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  • Writer's pictureDanae Branson

Building Long-Term Business Relationships



I’ve been in the sales industry for the past 24 years and what I’ve learned is that it’s more rewarding, comforting, and profitable to build long-term relationships. Offering great customer service and products or services that allow you to maintain clients for the long term is a huge benefit to any company. Now, don’t get me wrong… I am still growing my business and I’m still marketing, prospecting, and trying to gain new clients every day, but I’m not starting over at zero every month.


Long-term business relationships take time and money but in the long run, it’s a win-win for both the business owner and the client when they can work together long-term. In fact, it saves time, money, and frustration for both parties when you get to know your clients and keep them for the long-term.


I know some business owners intend on building long-term relationships but struggle with turnover and are confused as to why they can’t keep their clients around. If you are in the business of building long-term business relationships, there are several ways to ensure the success of the relationship.


1. Be Yourself. It really surprises me when I call up a salesperson or business owner looking for a product or service and the person I’m speaking with is like a robot and not a real person. I’m a real person, a human being – immediately, I try to make a connection with my clients by being myself. Know your target market – if you aren’t like them in some way and are having trouble communicating with them then perhaps you need to find a new market.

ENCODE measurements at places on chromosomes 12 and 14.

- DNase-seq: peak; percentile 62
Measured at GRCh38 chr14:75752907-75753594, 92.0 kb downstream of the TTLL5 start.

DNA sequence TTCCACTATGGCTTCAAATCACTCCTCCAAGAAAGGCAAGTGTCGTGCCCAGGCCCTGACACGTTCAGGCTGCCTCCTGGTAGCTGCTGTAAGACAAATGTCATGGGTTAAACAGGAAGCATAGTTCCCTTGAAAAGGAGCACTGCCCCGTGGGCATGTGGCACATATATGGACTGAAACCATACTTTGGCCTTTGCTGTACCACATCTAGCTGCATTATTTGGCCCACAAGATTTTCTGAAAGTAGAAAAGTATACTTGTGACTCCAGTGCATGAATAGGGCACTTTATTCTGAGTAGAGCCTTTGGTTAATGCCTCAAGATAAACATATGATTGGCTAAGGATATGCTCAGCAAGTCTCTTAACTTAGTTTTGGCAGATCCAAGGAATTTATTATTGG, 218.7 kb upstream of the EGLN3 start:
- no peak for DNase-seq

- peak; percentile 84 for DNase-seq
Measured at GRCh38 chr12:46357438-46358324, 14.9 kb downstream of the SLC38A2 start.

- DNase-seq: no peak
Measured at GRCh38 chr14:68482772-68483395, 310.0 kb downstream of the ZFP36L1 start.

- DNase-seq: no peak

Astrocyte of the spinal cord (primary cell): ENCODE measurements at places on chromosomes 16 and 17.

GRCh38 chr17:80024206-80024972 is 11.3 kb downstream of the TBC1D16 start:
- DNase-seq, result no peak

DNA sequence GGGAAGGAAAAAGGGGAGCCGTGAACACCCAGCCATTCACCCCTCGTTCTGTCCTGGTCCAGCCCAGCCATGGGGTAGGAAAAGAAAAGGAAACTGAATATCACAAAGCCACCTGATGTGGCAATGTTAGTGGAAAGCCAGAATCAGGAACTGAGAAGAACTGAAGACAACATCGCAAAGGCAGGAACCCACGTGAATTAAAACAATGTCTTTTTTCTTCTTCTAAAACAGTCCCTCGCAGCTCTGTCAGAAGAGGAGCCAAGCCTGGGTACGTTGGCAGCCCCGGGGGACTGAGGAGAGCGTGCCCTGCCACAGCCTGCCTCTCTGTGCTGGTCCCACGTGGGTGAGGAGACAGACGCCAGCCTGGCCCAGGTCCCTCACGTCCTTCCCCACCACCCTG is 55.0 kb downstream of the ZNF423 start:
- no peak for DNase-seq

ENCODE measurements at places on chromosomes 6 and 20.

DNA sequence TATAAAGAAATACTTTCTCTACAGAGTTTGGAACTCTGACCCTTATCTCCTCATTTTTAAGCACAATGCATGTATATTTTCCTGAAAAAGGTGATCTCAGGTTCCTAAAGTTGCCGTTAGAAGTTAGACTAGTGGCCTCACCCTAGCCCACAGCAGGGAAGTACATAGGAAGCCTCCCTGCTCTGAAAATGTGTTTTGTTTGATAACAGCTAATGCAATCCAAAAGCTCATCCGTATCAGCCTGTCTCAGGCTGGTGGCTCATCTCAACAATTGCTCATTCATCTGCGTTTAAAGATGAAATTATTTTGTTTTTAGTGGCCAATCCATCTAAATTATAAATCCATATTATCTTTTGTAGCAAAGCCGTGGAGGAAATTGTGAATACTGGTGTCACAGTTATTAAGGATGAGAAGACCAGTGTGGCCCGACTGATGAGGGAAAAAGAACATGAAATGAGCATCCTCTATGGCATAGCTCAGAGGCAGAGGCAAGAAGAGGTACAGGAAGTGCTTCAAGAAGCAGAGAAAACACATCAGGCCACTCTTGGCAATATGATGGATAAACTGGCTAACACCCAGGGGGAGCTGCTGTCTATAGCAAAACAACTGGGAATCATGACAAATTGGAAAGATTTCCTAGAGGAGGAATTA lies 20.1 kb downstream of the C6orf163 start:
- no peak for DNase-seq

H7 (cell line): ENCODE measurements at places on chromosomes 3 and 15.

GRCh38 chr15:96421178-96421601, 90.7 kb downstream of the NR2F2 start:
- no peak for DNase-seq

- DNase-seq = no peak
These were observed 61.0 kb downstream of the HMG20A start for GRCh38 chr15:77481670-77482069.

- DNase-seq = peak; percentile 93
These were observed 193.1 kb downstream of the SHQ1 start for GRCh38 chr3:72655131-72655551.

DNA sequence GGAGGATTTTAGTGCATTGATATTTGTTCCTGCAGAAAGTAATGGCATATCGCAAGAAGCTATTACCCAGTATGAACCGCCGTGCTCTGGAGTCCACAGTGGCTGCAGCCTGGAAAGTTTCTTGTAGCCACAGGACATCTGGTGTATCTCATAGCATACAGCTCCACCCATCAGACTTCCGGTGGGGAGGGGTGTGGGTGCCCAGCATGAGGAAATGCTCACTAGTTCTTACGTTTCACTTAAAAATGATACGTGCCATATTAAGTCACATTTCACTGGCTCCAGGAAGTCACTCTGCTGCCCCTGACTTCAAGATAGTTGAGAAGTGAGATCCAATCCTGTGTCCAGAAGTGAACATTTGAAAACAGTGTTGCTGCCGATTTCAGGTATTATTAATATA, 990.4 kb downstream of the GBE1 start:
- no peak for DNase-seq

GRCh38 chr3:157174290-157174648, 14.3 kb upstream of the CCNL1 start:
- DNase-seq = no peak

2. Be transparent. I tell prospects like it is as far as what my company can and cannot offer. I want us both to go into the business relationship with all the cards on the table. It needs to be a win-win for both and if I don’t see a prospect as a good fit I let them know. I’m in the business to build long-term relationships so it must be a win-win for both. Don’t lie about what you can offer just to get a client because it will come back to bite you when you can’t deliver.

3. Be available. I’m not saying you need to be reachable 24/7 but you need to be able to respond to your client's questions or concerns within a reasonable time. I’ve found that many people have different ideas of what a reasonable callback or email reply time is. Some people say, “I’ll get back to you in 24 hours.” I for one like to get back to people within an hour or two but typically can get back to them much sooner. This is just good customer service.

4. Be approachable. I want my clients to always feel that they can come to me and that they are the most important client that I have. I work with my clients if they are having issues and always offer solutions to their problems. Don’t be a person that others dread calling, if your client isn’t comfortable calling and talking things out with you then you aren’t going to keep them for long.

5. Be passionate. You’ll easily keep clients long-term if you are passionate about what you do. Prospects can sense excitement and passion in others and for most people it draws them in. Everyone wants to be excited and passionate about something and when you are passionate about your products and services – and you can deliver on your promises – others will become passionate, too. The best thing about having clients passionate about using your products and/or services is not only will they most likely become long-term clients, it's that they’ll refer you to others as well. Now that really is a win-win!


- Danae


 



Danae Branson is the founder of Elite Scheduling Services. Elite offers appointment-setting solutions for external wholesalers, financial advisors, and other professionals in the financial/investment industry.

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